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Towards a formal mathematical vernacular
 Utrecht University
, 1992
"... Contemporary proof veri cators often use a command language to construct proofs. These commands are often called tactics. This new generation of theorem provers is a substantial improvement over earlier ones such asAUTOMATH. Based on experience with these new provers we feel the need to study these ..."
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Contemporary proof veri cators often use a command language to construct proofs. These commands are often called tactics. This new generation of theorem provers is a substantial improvement over earlier ones such asAUTOMATH. Based on experience with these new provers we feel the need to study these languages further, especially, because we think that these may be improved in their adequateness to express proofs closer to the established mathematical vernacular. We also feel that a systematic treatment of these vernaculars may lead to an improvement towards the automatic inference of trivial proof steps. In any case a systematic treatment will lead to a better understanding of the command languages. This exercise is carried out in the setting of Pure Type Systems (PTSs) in which a whole range of logics can be embedded. We rstidentify a subclass of PTSs, called the PTSs for logic. For this class we de ne a formal mathematical vernacular and we prove elementary sound and completeness. Via an elaborate example we try to assess how easy proofs in mathematics can be written down in our vernacular along the lines of the original proofs. 1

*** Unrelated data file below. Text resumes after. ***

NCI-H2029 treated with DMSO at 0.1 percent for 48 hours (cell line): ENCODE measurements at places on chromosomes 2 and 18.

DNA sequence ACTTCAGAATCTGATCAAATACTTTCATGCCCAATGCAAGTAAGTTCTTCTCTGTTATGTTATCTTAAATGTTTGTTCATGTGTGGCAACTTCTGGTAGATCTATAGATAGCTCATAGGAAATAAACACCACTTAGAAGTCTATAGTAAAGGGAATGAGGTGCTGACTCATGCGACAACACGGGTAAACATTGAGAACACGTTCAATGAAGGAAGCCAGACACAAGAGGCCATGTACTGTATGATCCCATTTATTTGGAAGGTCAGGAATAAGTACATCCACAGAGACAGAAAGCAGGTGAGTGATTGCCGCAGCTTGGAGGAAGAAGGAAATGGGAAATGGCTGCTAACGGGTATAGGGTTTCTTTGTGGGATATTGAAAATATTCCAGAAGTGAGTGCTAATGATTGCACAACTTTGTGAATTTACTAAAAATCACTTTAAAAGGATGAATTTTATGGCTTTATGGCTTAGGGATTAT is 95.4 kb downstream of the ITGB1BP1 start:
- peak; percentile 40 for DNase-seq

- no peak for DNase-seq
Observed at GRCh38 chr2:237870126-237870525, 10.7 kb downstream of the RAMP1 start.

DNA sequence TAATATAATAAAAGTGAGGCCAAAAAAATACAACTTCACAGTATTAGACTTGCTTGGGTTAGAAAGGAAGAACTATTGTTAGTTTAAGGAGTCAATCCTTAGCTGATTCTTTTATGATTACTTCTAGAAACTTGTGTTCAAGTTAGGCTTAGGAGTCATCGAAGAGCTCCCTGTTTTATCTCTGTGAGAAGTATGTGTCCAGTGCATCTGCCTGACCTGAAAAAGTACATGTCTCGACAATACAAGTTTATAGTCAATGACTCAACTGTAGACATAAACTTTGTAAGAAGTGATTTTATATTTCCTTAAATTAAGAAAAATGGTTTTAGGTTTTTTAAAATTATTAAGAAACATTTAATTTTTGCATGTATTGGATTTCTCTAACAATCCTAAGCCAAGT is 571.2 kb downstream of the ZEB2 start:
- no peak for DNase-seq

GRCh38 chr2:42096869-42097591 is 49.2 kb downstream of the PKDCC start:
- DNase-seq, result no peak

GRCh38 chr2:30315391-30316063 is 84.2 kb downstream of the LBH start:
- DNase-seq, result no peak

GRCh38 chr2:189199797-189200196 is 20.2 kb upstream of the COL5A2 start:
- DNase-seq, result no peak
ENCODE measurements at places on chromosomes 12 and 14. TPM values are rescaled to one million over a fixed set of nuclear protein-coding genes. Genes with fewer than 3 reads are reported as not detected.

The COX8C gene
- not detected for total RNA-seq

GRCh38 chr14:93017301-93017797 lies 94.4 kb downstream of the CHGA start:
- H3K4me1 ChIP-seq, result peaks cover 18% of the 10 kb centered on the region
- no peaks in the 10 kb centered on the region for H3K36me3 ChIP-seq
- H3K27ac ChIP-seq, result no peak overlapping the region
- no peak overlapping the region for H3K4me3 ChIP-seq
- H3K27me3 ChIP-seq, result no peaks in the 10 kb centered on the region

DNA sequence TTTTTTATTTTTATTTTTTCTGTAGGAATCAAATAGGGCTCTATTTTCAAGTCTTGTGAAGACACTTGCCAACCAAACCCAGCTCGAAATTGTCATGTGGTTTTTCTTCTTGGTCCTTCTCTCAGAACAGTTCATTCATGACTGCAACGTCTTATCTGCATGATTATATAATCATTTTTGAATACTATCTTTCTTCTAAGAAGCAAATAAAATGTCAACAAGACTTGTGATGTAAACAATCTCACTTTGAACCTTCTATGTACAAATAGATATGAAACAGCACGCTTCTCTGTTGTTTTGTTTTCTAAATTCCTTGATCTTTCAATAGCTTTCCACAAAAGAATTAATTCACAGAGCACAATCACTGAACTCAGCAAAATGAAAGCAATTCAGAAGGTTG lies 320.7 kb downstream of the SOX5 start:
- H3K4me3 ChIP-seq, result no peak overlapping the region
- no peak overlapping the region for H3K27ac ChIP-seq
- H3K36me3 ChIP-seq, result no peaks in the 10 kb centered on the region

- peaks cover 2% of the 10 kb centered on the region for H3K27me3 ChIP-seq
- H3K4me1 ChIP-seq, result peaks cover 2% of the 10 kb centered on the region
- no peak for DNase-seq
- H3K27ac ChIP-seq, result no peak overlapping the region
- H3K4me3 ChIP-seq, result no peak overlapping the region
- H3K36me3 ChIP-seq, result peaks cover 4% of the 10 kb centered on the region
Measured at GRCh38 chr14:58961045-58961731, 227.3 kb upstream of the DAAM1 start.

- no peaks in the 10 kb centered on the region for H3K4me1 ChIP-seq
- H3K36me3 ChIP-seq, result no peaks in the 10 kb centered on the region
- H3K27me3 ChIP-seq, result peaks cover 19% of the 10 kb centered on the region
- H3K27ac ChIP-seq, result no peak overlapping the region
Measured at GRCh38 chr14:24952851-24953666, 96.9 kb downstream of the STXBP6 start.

DijkstraScholten predicate calculus: concepts and misconceptions
 ACTA INFORMATICA
, 1998
"... The paper focusses on the logical backgrounds of the DijkstraScholten program development style for correct programs. For proving the correctness of a program (i.e. the fact that the program satisfies its specifications), one often uses a special form of predicate calculus in this style of progra ..."
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The paper focusses on the logical backgrounds of the DijkstraScholten program development style for correct programs. For proving the correctness of a program (i.e. the fact that the program satisfies its specifications), one often uses a special form of predicate calculus in this style of programming. We call this the DijkstraScholten (DS) predicate calculus, since [DS90] is the first place in which it is described. DS predicate calculus can be conceived of as a logically sound and complete manipulation technique for dealing with logical formulas which also contain programming variables. We relate DS predicate calculus to the classical logical formalism, by contrasting its syntax, derivation rules and semantics to the classical framework. We also comment on two abstractions of DS predicate calculus: the settheoretical and the algebraic approach. In doing so, we give DS predicate calculus and its abstract variants a firm basis, on a par with the foundations of the wellknown first order logic. Such a comparison of DS predicate calculus and classical logic has not yet been sufficiently elaborated before. We conclude our paper with a number of examples showing that the, up to now, unsatisfactory presentation of DS predicate calculus and some of its features (such as the square brackets notation) has led to errors and fallacies in the literature.